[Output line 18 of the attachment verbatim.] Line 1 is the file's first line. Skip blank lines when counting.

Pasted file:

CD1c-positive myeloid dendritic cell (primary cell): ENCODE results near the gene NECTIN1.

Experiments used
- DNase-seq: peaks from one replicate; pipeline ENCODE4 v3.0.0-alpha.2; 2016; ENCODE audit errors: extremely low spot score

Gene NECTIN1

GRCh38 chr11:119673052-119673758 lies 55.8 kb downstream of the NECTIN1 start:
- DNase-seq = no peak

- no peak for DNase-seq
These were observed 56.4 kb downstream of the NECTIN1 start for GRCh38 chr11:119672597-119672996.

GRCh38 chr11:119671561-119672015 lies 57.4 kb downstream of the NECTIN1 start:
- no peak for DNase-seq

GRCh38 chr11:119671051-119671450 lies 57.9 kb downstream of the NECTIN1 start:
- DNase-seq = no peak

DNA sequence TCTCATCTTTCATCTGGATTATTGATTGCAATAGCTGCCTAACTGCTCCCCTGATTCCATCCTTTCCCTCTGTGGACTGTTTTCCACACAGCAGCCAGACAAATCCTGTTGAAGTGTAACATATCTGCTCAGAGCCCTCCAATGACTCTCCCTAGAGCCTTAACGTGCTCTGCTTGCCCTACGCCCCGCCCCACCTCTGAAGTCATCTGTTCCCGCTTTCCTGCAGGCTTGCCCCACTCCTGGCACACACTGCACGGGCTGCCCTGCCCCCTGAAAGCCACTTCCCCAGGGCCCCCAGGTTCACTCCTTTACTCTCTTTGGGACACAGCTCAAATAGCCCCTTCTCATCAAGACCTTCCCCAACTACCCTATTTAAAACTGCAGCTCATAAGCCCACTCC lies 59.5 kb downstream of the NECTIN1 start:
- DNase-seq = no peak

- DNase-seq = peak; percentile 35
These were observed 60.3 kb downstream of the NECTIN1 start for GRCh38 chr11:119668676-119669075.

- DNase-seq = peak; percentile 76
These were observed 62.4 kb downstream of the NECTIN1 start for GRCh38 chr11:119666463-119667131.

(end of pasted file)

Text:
These were observed 62.4 kb downstream of the NECTIN1 start for GRCh38 chr11:119666463-119667131.